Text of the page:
All smiles for the cheque presentation. Picture: Joe Bailey.All smiles for the cheque presentation. Picture: Joe Bailey.
All smiles for the cheque presentation. Picture: Joe Bailey.

Celebration in Braunston sees narrowboats gather for winter fuel in historic tradition

With Covid-19 restrictions being eased, the long-established winter coal-loading of the Narrow Boat Trust’s pair of historic narrowboats returned to the historic wharf at Braunston.

Coal, carried by canal, has been loaded and unloaded by hand in Braunston for more than 200 years.

But last year the quayside had to be fenced off to keep the public away from the staff working area - so the loading had to take place at the wharf above Buckby Top Lock.

To mark the return of the boats - Nuneaton and Brighton - a small celebration took place in the village.

Tim Coghlan, director of Braunston Marina, said: "We had a gathering of narrowboats with close connections to the marina, along with Friends of Raymond’s Nutfield and Raymond moored here, the Canal Museum at Stoke Bruerne’s Sculptor and the now Braunston Marina based Effingham.

"It was enough to make a colourful and festive reminder of the erstwhile Braunston Historic Narrowbot Rallies, though the numbers mustered were small in comparison to the 90 or so boats which had annually attended past annual Braunston Historic Narrowboat Rallies. The rallies had been cancelled for two years in succession because of Covid-19, but hopefully they would be back in full swing from next year in the traditional last weekend in June."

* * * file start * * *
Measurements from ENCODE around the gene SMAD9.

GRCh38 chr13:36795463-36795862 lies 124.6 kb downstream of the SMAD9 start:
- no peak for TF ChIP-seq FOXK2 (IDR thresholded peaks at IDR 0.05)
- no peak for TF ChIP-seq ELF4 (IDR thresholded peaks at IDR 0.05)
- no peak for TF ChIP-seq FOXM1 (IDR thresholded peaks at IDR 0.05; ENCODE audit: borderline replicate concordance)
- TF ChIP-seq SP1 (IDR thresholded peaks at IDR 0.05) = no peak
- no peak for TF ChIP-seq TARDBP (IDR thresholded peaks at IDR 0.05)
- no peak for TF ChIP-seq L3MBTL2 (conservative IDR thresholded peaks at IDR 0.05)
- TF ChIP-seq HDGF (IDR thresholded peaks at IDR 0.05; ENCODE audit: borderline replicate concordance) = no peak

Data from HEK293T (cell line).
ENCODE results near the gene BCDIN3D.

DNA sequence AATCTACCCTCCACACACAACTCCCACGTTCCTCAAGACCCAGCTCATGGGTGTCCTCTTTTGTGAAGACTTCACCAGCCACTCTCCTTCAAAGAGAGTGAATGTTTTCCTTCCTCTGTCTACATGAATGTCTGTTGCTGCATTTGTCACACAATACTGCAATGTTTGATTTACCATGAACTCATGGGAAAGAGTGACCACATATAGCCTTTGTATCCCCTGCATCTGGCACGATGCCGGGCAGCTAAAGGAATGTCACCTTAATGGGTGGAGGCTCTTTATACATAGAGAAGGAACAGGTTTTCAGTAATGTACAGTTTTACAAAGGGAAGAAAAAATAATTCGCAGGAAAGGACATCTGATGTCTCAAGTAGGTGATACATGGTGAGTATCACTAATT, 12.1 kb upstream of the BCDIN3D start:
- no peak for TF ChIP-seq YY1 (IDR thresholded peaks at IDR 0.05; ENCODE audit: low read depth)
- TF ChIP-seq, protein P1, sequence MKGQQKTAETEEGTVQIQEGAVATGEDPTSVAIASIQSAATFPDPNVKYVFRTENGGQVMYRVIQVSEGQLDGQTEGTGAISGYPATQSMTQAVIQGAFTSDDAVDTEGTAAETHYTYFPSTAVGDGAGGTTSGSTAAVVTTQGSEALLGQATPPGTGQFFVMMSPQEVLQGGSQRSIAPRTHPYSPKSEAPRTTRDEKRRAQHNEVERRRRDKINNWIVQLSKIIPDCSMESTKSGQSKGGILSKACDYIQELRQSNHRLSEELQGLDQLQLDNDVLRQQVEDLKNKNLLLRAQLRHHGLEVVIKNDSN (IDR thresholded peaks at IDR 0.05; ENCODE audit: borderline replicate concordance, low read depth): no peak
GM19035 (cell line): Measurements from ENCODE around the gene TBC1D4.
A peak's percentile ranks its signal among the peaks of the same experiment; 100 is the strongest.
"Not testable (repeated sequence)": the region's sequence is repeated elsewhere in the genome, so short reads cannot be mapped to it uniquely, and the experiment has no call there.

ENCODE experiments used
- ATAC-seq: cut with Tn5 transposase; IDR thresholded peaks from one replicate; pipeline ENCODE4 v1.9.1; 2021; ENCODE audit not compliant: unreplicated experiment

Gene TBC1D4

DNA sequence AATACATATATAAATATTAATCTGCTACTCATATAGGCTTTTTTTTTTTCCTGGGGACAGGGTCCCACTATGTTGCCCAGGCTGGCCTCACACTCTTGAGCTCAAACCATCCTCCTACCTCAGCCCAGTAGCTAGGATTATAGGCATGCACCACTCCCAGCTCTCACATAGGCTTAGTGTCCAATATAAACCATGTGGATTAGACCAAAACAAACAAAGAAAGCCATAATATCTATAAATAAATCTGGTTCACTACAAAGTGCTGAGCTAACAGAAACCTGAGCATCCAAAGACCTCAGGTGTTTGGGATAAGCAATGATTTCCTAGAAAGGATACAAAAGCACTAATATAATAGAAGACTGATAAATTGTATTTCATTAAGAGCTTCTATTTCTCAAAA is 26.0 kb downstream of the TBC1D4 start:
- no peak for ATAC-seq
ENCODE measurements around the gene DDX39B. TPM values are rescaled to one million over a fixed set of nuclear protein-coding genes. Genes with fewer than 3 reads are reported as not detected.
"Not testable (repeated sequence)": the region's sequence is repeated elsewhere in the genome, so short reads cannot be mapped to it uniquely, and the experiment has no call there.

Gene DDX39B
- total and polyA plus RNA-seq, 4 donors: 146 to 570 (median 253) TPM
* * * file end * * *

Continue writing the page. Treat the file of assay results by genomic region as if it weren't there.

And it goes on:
The plan had been for the Nuneaton and Brighton to set off on their six-week challenging coal-run, following the presentation of cheques of £1,000 from Braunston Marina to the Narrow Boat Trust, the Friends of Raymond and the Friends of the Canal Museum – which they had all received for many years from the proceeds of the Braunston Historic Narrowboat Rally.

Tim added: "Whilst there had been no rallies for two years, these historic narrowboats still needed maintaining, and Braunston Marina’s continued support was proving an important lifeline. While the loading and cheque presentations was not publicised in any form, the proverbial ‘towpath telegraph’ had spread the message, and with a fine weekend, there was a good turnout of canal enthusiasts.

"Among them was former working boatman Ron Withey, who was born on a narrowboat on December 31, 1939, and is now in his 82nd year living ‘on the bank’ in Braunston village. When he was born, his parents worked for Fellows, Morton and Clayton. After the company’s nationalisation in 1947, the family went to work for the new British Waterways, which took over the fleet."

Tim is now proudly patron of both the Narrow Boat Trust and the Friends of Raymond. Braunston Marina is the ‘No.1 Member’ of the Friends of the Canal Museum at Stoke Bruerne, which supports and maintains its narrowboat Sculptor.

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